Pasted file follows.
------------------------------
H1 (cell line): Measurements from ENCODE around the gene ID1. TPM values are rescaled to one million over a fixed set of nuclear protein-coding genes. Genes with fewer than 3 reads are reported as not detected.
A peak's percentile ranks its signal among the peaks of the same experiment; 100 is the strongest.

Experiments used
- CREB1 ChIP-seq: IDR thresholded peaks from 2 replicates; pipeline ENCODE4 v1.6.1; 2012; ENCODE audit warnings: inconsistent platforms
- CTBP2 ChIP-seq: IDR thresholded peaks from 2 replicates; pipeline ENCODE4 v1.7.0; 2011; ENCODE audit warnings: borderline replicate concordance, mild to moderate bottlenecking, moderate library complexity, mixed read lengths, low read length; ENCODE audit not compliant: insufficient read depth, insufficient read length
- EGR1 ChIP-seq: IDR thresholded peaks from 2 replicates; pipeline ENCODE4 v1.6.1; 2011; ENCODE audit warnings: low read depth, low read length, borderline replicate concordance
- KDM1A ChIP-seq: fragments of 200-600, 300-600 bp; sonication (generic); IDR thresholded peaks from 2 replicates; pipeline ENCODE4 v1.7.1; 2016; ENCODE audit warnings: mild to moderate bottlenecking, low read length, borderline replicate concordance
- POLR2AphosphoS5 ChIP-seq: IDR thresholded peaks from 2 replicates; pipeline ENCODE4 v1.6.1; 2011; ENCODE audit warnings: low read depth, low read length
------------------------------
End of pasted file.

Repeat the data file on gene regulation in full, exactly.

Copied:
H1 (cell line): Measurements from ENCODE around the gene ID1. TPM values are rescaled to one million over a fixed set of nuclear protein-coding genes. Genes with fewer than 3 reads are reported as not detected.
A peak's percentile ranks its signal among the peaks of the same experiment; 100 is the strongest.

Experiments used
- CREB1 ChIP-seq: IDR thresholded peaks from 2 replicates; pipeline ENCODE4 v1.6.1; 2012; ENCODE audit warnings: inconsistent platforms
- CTBP2 ChIP-seq: IDR thresholded peaks from 2 replicates; pipeline ENCODE4 v1.7.0; 2011; ENCODE audit warnings: borderline replicate concordance, mild to moderate bottlenecking, moderate library complexity, mixed read lengths, low read length; ENCODE audit not compliant: insufficient read depth, insufficient read length
- EGR1 ChIP-seq: IDR thresholded peaks from 2 replicates; pipeline ENCODE4 v1.6.1; 2011; ENCODE audit warnings: low read depth, low read length, borderline replicate concordance
- KDM1A ChIP-seq: fragments of 200-600, 300-600 bp; sonication (generic); IDR thresholded peaks from 2 replicates; pipeline ENCODE4 v1.7.1; 2016; ENCODE audit warnings: mild to moderate bottlenecking, low read length, borderline replicate concordance
- POLR2AphosphoS5 ChIP-seq: IDR thresholded peaks from 2 replicates; pipeline ENCODE4 v1.6.1; 2011; ENCODE audit warnings: low read depth, low read length